Broadband Internet is available to more people than ever before. Several options exist for obtaining broadband Internet access: Cable Internet, Satellite Internet, Wireless Internet and Digital Subscriber Line, also known as DSL.
DSL is available through many landline telephone service providers, such as Windstream, Verizon and Qwest. Even though a service provider may offer installation services, an end user can just as easily accomplish the installation in a few steps.
How Does DSL Work?
A Digital Subscriber Line is an enhanced telephone service. Since telephone signals are analog, a digital signal can be transmitted on the same line simultaneously without interruption to the telephone service.
To utilize this digital signal, you need a device called a DSL modem. This device converts the digital signal into data that your computer can use to communicate with other computers over the Internet.
Items Required for a DSL Network Connection
For a DSL modem to work, two connections must be made: one connection to the telephone system (via a telephone jack), the other connection to a computer.
The connection to the telephone system is relatively simple. Simply plug a telephone cord into an active phone jack, and plug the other end into the DSL modem. If the DSL service is active, usually there will be an indication on the DSL modem (such as a lighted "DSL" or "Network" indicator on the modem).
The connection to the computer is made using a network cable (often called a CAT-5 or CAT-6 cable), which looks like a large telephone cable. One end of the network cable must be plugged into the DSL modem, and the other end must be plugged into the computer's network adapter.
Wiring Your Own Telephone Connections
Many persons like to set up their Internet connections right next to their computers. In the case of DSL, you would need to have a telephone connection nearby to set up the DSL modem, and sometimes there isn't a telephone jack nearby.
Wiring a telephone jack is relatively simple. If you have an unused telephone jack (such as a wall jack found at most home improvement stores), a spool of four-wire telephone cable, a screwdriver and a pair of needle-nose pliers, you can make an extension of your single-line telephone service.
First, install the base plate of the wall jack on the wall closest to where your DSL modem will be set up. A wall jack will typically have the mounting hardware necessary (such as screws and covers) to attach the jack to the wall.
Next, run a length of telephone wire from the nearest active telephone jack to the new wall jack. Make sure to leave about 6 inches of slack on each end of the telephone wire.
After that, go back to the new wall jack, and strip away the top layer of insulation from the first inch or so of telephone cable. This will reveal four smaller wires - one red, one green, one yellow, and one black. On each smaller wire, strip away about 1/4 inch of insulation, exposing about 1/4 inch of bare wire. Make a small "hook" out of each the bare wires (taking care not to break the individual strands).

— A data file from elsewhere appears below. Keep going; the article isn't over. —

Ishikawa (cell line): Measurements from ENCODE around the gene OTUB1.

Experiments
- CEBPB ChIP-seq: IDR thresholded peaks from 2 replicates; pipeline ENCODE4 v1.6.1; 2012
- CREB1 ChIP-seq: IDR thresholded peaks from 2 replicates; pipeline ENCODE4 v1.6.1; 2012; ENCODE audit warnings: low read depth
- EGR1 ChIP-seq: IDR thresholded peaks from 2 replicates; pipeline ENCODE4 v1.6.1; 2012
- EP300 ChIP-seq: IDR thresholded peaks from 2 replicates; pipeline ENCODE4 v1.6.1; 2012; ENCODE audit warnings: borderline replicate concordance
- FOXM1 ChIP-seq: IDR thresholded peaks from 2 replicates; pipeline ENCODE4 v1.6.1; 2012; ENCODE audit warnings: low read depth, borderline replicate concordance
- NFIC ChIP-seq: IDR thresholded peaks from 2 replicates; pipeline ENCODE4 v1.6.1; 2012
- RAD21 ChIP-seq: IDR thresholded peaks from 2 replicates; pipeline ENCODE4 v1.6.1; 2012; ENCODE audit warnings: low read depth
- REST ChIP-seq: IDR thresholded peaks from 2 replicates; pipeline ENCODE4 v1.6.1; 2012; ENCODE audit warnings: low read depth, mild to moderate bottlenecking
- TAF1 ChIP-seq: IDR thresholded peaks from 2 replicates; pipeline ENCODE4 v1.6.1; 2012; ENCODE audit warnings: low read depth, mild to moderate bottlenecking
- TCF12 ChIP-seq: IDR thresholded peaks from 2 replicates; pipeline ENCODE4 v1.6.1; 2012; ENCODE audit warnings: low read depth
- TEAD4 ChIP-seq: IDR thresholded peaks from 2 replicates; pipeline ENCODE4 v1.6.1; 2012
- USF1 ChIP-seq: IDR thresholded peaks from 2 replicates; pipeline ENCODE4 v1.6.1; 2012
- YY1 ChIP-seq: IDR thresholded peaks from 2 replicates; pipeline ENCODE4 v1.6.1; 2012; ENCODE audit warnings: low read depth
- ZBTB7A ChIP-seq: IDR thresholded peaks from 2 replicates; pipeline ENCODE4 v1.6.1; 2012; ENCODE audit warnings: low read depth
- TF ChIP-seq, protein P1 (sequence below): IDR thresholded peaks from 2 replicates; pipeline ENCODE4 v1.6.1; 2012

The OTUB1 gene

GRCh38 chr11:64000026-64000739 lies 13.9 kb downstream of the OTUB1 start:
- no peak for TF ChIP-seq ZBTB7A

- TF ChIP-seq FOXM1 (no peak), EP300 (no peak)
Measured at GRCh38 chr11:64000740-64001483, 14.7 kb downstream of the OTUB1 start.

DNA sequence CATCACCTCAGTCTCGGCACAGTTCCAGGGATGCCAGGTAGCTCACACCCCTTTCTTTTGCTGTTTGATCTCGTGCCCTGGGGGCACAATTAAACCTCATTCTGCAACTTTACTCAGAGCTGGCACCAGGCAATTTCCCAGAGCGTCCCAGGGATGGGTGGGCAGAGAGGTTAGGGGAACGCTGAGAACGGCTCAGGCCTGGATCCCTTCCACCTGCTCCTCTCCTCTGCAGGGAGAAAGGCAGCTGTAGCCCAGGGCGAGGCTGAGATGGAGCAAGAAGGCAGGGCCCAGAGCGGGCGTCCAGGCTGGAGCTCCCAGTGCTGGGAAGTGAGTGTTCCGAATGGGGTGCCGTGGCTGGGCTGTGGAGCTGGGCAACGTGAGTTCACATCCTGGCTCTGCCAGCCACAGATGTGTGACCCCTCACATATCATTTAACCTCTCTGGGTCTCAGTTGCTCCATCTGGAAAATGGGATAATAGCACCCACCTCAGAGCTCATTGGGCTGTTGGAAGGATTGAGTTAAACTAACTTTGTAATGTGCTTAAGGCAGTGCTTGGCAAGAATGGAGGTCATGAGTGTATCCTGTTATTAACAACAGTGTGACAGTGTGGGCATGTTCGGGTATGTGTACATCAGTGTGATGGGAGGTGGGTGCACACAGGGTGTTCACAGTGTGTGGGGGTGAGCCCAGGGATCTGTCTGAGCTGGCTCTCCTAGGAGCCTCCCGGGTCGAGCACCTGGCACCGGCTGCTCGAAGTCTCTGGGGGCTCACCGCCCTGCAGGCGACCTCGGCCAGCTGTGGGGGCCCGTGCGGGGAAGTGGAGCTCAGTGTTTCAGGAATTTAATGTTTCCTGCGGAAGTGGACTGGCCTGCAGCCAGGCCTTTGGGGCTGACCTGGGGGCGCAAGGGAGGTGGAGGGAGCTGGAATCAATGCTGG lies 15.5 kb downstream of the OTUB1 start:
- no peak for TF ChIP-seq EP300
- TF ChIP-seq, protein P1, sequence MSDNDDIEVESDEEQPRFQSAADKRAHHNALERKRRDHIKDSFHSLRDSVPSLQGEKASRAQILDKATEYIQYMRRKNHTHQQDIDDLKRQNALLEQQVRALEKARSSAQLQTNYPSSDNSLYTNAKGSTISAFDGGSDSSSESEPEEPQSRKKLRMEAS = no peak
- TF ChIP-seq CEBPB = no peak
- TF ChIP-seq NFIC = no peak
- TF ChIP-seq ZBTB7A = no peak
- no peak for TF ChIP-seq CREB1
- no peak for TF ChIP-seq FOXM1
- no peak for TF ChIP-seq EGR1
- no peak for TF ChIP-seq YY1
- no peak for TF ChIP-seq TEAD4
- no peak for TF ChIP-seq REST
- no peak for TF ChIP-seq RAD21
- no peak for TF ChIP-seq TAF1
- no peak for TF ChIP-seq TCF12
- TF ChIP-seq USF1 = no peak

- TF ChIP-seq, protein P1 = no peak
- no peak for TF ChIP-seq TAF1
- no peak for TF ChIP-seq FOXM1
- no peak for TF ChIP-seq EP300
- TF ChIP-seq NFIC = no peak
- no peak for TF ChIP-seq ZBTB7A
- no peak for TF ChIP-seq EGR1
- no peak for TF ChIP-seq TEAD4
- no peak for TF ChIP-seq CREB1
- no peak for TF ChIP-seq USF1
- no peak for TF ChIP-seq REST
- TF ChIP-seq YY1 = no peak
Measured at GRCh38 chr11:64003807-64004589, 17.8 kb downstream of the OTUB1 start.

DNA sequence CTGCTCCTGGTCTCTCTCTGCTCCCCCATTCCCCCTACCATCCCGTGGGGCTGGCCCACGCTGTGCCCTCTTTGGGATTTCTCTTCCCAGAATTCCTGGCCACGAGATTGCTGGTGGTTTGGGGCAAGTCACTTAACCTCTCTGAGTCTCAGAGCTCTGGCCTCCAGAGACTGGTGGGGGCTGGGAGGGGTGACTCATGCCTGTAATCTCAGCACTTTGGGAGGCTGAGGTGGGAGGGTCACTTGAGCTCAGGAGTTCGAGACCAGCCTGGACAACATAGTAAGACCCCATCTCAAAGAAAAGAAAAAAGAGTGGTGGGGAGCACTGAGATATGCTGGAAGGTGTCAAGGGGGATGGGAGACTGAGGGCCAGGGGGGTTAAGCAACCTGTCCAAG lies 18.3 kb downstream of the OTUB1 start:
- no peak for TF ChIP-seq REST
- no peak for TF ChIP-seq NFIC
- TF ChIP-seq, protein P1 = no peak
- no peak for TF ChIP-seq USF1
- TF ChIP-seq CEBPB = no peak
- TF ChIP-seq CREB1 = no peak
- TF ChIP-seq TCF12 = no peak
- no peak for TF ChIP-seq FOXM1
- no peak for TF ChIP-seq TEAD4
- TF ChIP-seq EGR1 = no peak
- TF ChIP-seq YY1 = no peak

Next, install each colored wire to each marked terminal. Red wires should be connected to the "red" marked fastening screw, green wires connected to "green" marked screws, etc. Once you are done installing the wires, make sure each connecting screw is tight and there are no loose wires. Install the telephone jack cover on the base plate, and make sure that the cover is fastened securely to the base plate.
After you are done installing the new phone jack, go to the active phone jack that you are extending phone service from. Strip away about an inch of the top insulation layer to expose the four colored wires. Repeat the steps outlined above, making sure that your existing telephone wiring makes a physical connection at the bare wire to your extension.
Wiring The Network Cable
Making a physical connection to the DSL modem requires a network cable to be attached from the DSL modem to the computer network adapter. Creating a network cable is not difficult, but it does require special cabling and some special tools.
To create a 100 Base-T cable, you will need a telephone wire crimper, RJ-45 connector ends, and CAT-5 (Category 5 Ethernet) compliant cable. You can find all of these items at an electronics supply store or mail-order catalog.
First, cut a length of CAT-5 cable long enough to reach from your DSL modem to your computer. There should be enough length so that the cable is slack.
Next, strip about 1 3/4 inches off the outer insulation on each end. This should expose 4 pairs of wires (orange/orange-white, brown/brown-white, blue/blue-white, and green/green-white). Arrange the wires at each end so that the eight wires lay flat at the ends.
At one end of the network cable, arrange the wires in this order, from top to bottom, with the wire colors to the right-hand side of the insulation: Orange-white, orange, green-white, blue, blue-white, green, brown-white, brown. Making sure that the wires are aligned as such, carefully slide the RJ-45 cable end over the wires (gold connectors facing you), and crimp the connector on to the cable.
Follow the same steps for the other end of the cable. Once both sides of the cable have been crimped on, the network cable is ready to be plugged into the computer at one end and the DSL modem at the other.
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